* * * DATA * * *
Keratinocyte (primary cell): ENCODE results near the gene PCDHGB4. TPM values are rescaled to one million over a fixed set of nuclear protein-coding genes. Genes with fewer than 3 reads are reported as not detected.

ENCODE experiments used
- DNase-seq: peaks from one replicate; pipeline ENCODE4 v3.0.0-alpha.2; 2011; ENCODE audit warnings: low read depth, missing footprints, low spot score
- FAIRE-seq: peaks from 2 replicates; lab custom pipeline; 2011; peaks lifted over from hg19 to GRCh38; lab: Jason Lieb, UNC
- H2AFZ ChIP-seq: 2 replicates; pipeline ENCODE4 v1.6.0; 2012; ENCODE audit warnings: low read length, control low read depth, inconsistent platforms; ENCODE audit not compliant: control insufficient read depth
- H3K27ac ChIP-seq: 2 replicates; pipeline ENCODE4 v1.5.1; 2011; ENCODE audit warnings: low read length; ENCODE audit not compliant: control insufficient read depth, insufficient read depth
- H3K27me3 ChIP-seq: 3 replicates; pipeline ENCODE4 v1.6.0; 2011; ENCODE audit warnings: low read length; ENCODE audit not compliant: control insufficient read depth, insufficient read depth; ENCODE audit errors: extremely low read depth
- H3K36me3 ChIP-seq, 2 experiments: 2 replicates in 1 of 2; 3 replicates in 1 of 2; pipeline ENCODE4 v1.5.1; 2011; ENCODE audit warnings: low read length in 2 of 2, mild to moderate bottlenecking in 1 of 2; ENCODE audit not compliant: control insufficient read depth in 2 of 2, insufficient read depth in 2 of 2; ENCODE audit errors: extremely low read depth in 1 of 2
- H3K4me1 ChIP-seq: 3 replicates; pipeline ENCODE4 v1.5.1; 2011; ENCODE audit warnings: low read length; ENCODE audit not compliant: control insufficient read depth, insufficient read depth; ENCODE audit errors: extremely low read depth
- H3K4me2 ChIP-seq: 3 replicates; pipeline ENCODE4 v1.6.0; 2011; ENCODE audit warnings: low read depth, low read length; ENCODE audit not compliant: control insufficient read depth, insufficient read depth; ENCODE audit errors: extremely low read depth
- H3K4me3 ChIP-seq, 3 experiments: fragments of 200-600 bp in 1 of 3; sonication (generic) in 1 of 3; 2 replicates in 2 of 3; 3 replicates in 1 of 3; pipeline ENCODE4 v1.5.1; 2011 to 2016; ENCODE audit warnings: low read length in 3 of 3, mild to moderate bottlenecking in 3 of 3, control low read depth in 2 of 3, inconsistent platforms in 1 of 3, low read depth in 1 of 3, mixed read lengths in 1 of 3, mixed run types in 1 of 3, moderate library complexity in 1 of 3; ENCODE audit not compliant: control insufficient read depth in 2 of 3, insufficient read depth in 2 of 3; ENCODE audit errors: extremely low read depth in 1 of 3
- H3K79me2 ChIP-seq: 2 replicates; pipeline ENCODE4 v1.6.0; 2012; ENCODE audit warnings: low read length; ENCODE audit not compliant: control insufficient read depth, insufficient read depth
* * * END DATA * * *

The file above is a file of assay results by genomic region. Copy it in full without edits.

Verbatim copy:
Keratinocyte (primary cell): ENCODE results near the gene PCDHGB4. TPM values are rescaled to one million over a fixed set of nuclear protein-coding genes. Genes with fewer than 3 reads are reported as not detected.

ENCODE experiments used
- DNase-seq: peaks from one replicate; pipeline ENCODE4 v3.0.0-alpha.2; 2011; ENCODE audit warnings: low read depth, missing footprints, low spot score
- FAIRE-seq: peaks from 2 replicates; lab custom pipeline; 2011; peaks lifted over from hg19 to GRCh38; lab: Jason Lieb, UNC
- H2AFZ ChIP-seq: 2 replicates; pipeline ENCODE4 v1.6.0; 2012; ENCODE audit warnings: low read length, control low read depth, inconsistent platforms; ENCODE audit not compliant: control insufficient read depth
- H3K27ac ChIP-seq: 2 replicates; pipeline ENCODE4 v1.5.1; 2011; ENCODE audit warnings: low read length; ENCODE audit not compliant: control insufficient read depth, insufficient read depth
- H3K27me3 ChIP-seq: 3 replicates; pipeline ENCODE4 v1.6.0; 2011; ENCODE audit warnings: low read length; ENCODE audit not compliant: control insufficient read depth, insufficient read depth; ENCODE audit errors: extremely low read depth
- H3K36me3 ChIP-seq, 2 experiments: 2 replicates in 1 of 2; 3 replicates in 1 of 2; pipeline ENCODE4 v1.5.1; 2011; ENCODE audit warnings: low read length in 2 of 2, mild to moderate bottlenecking in 1 of 2; ENCODE audit not compliant: control insufficient read depth in 2 of 2, insufficient read depth in 2 of 2; ENCODE audit errors: extremely low read depth in 1 of 2
- H3K4me1 ChIP-seq: 3 replicates; pipeline ENCODE4 v1.5.1; 2011; ENCODE audit warnings: low read length; ENCODE audit not compliant: control insufficient read depth, insufficient read depth; ENCODE audit errors: extremely low read depth
- H3K4me2 ChIP-seq: 3 replicates; pipeline ENCODE4 v1.6.0; 2011; ENCODE audit warnings: low read depth, low read length; ENCODE audit not compliant: control insufficient read depth, insufficient read depth; ENCODE audit errors: extremely low read depth
- H3K4me3 ChIP-seq, 3 experiments: fragments of 200-600 bp in 1 of 3; sonication (generic) in 1 of 3; 2 replicates in 2 of 3; 3 replicates in 1 of 3; pipeline ENCODE4 v1.5.1; 2011 to 2016; ENCODE audit warnings: low read length in 3 of 3, mild to moderate bottlenecking in 3 of 3, control low read depth in 2 of 3, inconsistent platforms in 1 of 3, low read depth in 1 of 3, mixed read lengths in 1 of 3, mixed run types in 1 of 3, moderate library complexity in 1 of 3; ENCODE audit not compliant: control insufficient read depth in 2 of 3, insufficient read depth in 2 of 3; ENCODE audit errors: extremely low read depth in 1 of 3
- H3K79me2 ChIP-seq: 2 replicates; pipeline ENCODE4 v1.6.0; 2012; ENCODE audit warnings: low read length; ENCODE audit not compliant: control insufficient read depth, insufficient read depth